Club Cash Fund is a Pyramid scheme. My advice to you is simple - don't get involved. Is it a scam? It's a criminal activity. It's illegal. The man who's running it (I shan't name here) will be busted by the authority sooner or later.
The man behind it may be trying to run the scheme carefully, but the members are not. There's no direct access to Club Cash Fund. You can only join when you're referred to by someone via their referral link. But the members openly place their link on social media and YouTube and say "This is great, you get free money! Join me!"
And this scheme is only open in the USA. I live in the UK and have been invited to join by an email spammer. The spammer should have known each subscriber's country of residence from their IP address on his AWeber list (unless he had bought the list from someone else). It seems that he invited everyone on his list.
Here's how Club Cash Fund works;
- First, you send a check for $100 to the guy who runs it.
- You'll be given access to your CCF dashboard.
- You get $20 back in your account.
- The guy who runs it takes $20.
- The rest ($60) will be distributed between your sponsor ($20), your sponsor's sponsor ($20), and their sponsor ($20), i.e. 4-tier pyramid.
You get the idea - you refer it to someone else. When that person pays $100, you'll receive $20. That person gets someone else to pay $100, and you'll also receive $20 and so on.
How Can You Tell It's Illegal?
The objective of a pyramid scheme is to raise money - the members recruit people for nothing in the name of money. Whereas with an MLM (multi-level marketing), the goal is to sell the product or service, and the referring commission plan is just an extra. You see the clear difference in between the two?
A pyramid scheme is illegal in many countries including the US because it can get people in debt "for nothing".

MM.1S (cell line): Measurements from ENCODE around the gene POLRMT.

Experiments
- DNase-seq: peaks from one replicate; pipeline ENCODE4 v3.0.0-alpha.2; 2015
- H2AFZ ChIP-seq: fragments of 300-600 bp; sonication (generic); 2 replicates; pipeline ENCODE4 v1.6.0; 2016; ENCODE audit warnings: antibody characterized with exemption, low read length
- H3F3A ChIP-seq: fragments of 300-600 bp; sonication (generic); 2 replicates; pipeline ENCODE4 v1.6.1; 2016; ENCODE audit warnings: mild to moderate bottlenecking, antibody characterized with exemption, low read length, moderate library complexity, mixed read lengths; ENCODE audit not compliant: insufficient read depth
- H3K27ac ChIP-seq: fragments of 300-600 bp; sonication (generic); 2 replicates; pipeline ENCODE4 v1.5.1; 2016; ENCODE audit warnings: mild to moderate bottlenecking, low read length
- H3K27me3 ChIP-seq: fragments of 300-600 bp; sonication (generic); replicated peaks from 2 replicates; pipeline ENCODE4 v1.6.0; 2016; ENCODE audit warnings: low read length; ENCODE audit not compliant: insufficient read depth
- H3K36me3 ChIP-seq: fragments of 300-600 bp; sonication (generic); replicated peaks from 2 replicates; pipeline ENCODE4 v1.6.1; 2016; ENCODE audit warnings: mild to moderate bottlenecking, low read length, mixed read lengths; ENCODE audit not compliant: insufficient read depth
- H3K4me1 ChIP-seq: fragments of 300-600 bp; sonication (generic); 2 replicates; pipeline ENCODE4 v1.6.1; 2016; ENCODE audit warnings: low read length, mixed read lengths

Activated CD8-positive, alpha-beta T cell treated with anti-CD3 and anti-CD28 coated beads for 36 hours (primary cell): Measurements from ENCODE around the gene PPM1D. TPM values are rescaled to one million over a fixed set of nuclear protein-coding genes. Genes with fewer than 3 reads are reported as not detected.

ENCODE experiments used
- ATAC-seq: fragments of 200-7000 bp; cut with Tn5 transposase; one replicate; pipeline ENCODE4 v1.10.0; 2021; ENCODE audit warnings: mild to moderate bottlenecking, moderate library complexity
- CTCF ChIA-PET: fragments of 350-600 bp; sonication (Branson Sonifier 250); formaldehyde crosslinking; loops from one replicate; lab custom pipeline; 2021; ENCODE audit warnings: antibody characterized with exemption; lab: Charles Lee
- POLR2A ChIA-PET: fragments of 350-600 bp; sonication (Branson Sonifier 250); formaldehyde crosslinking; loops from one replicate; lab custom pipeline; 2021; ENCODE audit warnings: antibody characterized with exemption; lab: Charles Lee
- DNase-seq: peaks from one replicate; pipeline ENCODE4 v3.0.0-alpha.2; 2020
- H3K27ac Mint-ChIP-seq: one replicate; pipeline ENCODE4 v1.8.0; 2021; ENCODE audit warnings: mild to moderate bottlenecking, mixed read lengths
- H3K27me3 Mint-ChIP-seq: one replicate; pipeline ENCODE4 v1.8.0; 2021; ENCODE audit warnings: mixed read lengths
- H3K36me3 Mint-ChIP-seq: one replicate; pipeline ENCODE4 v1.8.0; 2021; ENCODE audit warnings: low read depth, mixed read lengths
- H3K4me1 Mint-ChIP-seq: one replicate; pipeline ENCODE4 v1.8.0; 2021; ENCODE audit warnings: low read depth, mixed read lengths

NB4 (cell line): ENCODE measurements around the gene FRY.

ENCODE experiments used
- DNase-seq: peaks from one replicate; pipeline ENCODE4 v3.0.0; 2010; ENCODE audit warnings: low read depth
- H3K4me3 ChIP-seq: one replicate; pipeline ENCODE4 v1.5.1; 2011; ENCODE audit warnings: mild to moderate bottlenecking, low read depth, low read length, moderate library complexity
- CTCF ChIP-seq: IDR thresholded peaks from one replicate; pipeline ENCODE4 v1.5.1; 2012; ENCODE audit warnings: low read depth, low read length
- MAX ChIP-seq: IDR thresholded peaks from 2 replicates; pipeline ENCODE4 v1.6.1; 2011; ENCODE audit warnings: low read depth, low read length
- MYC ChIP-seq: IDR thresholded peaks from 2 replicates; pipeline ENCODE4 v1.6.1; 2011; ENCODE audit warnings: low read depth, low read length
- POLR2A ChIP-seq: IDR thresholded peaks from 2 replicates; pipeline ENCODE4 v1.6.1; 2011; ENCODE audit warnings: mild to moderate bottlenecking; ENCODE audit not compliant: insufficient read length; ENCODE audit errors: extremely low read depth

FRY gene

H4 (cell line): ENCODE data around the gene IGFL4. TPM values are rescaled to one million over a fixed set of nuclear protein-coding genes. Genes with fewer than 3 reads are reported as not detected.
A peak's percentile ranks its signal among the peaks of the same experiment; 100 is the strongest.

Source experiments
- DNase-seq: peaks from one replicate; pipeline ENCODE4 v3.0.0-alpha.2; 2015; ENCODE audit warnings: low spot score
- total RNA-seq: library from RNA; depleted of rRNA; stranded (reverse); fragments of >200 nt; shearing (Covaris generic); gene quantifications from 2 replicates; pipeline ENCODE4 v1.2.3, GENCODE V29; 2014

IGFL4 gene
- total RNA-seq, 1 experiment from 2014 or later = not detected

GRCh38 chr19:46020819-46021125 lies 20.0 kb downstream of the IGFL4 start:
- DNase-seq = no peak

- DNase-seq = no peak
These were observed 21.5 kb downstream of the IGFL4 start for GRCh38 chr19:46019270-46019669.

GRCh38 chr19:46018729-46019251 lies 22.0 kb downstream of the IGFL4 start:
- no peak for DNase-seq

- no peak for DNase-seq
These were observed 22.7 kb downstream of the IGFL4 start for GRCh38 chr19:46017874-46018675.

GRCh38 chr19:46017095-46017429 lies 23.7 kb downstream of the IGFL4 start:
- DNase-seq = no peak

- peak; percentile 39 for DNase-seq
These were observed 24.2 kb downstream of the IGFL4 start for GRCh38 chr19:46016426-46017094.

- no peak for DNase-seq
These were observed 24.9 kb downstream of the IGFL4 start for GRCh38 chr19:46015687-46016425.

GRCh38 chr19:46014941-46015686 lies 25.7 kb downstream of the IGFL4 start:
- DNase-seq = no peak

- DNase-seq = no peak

How Can You Spot A Pyramid Scheme?
Unfortunately, some people who claim to "make money online for living" get so carried away by the fact that the scheme is making money, they tend to forget what they're selling.
It's easy for you to spot it if you never forget the one ultimate question;
"What am I receiving in return right now?"
In any scheme, system, or a trading relationship, if you pay $100, you should be receiving something equivalent to $100, right? Is it a web tool? Training? Ebooks? A cleaning service? What is it?
If someone starts to talk about how much you can make with a particular system "If you refer 10 people, then you'll receive $200 instantly! On top of that, every time your referral refers someone else, you'll receive......" Get the question out - forget the payment structure and tell me, what am I receiving in return right now?
Club Cash Fund requires you to pay $100 at the beginning. Ask the same question again. You're not receiving anything in exchange for your payment.
Whoever tries to convince you might continue. "Imagine all 10 of your referrals each have 10 referrals! 10 x 10 x 10 = $1,000!" For the third and final time, what am I receiving in return?